I would argue, strongly, that an abundance of evidence shows the typical investors grossly misunderstand the mathematics of diversification and the role it can play in a well-constructed portfolio. Allow me to walk you through some examples that might provide further insight to how you should be thinking about the concept.
Imagine that back in 2007, you had $3,000,000 to invest on behalf of a private family investment partnership you were running. You decide to split this into three different companies. One of these was AIG, the insurance conglomerate. AIG shares fell from a high of $1,459.00 each to $6.60. The Board of Directors had to do a 20-1 reverse stock split to keep the thing from trading for less than the value of bottle caps.
When it comes to diversification, you have to look at your entire life and not just your portfolio. Several years ago there was a book I really enjoyed that dealt with this topic called Are You a Stock or a Bond?: Create Your Own Pension Plan for a Secure Financial Future. It provided a valuable framework for understanding how the stability of income in your life should inform your approach to asset allocation.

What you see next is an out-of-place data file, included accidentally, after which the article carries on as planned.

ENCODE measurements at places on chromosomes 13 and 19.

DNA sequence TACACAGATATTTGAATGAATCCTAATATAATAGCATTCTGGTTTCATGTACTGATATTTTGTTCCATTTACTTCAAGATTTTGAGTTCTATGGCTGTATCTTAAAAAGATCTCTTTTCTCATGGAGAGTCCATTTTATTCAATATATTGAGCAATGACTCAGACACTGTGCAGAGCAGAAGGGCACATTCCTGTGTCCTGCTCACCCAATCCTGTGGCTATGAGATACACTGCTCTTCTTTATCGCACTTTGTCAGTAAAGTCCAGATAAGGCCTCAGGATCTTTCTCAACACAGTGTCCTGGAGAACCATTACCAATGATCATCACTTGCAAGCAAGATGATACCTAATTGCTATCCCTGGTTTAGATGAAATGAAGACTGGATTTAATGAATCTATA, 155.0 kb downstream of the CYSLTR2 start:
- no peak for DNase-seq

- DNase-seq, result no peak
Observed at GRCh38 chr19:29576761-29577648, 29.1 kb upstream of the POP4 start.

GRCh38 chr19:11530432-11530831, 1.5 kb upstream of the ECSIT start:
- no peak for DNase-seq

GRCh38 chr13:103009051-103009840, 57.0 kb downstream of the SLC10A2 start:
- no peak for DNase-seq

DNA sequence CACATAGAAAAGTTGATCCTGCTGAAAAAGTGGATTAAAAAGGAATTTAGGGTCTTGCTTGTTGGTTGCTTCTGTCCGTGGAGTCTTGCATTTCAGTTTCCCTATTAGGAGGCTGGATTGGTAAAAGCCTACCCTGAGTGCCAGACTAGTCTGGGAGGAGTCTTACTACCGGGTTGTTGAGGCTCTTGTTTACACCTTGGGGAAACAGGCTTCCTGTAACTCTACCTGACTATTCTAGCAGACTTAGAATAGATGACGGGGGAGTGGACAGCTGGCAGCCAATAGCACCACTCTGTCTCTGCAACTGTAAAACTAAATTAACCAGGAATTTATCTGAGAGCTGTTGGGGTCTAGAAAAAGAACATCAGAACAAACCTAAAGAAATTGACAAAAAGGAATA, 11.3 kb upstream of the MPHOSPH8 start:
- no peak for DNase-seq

There is a traditional Chinese proverb that goes something along the lines of, “Do not take the seeds and throw away the melon”. Though there are many ways you can approach this, and multiple lessons that can be extracted from reflecting on it, it can be particularly sage when it comes to running a business and allocating the cash flow from that business. One of my favorite examples comes from The Coca-Cola Company.